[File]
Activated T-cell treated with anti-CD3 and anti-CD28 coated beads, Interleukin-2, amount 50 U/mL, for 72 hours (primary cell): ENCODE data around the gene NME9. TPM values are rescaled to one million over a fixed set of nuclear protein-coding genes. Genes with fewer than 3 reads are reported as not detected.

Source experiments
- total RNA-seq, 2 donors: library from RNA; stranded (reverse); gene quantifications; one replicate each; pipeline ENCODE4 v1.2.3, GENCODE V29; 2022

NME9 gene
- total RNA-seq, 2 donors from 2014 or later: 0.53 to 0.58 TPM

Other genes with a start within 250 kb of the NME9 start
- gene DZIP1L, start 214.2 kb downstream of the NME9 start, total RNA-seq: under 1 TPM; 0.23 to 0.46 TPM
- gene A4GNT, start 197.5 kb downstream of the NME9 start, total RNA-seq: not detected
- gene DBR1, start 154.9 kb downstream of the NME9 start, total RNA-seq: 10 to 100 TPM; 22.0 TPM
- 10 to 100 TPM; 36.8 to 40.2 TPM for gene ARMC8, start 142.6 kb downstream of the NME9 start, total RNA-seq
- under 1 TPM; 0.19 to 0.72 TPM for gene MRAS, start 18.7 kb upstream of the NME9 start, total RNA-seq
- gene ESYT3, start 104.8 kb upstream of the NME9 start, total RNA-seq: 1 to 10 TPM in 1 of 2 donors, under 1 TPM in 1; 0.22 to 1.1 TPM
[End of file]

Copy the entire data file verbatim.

Activated T-cell treated with anti-CD3 and anti-CD28 coated beads, Interleukin-2, amount 50 U/mL, for 72 hours (primary cell): ENCODE data around the gene NME9. TPM values are rescaled to one million over a fixed set of nuclear protein-coding genes. Genes with fewer than 3 reads are reported as not detected.

Source experiments
- total RNA-seq, 2 donors: library from RNA; stranded (reverse); gene quantifications; one replicate each; pipeline ENCODE4 v1.2.3, GENCODE V29; 2022

NME9 gene
- total RNA-seq, 2 donors from 2014 or later: 0.53 to 0.58 TPM

Other genes with a start within 250 kb of the NME9 start
- gene DZIP1L, start 214.2 kb downstream of the NME9 start, total RNA-seq: under 1 TPM; 0.23 to 0.46 TPM
- gene A4GNT, start 197.5 kb downstream of the NME9 start, total RNA-seq: not detected
- gene DBR1, start 154.9 kb downstream of the NME9 start, total RNA-seq: 10 to 100 TPM; 22.0 TPM
- 10 to 100 TPM; 36.8 to 40.2 TPM for gene ARMC8, start 142.6 kb downstream of the NME9 start, total RNA-seq
- under 1 TPM; 0.19 to 0.72 TPM for gene MRAS, start 18.7 kb upstream of the NME9 start, total RNA-seq
- gene ESYT3, start 104.8 kb upstream of the NME9 start, total RNA-seq: 1 to 10 TPM in 1 of 2 donors, under 1 TPM in 1; 0.22 to 1.1 TPM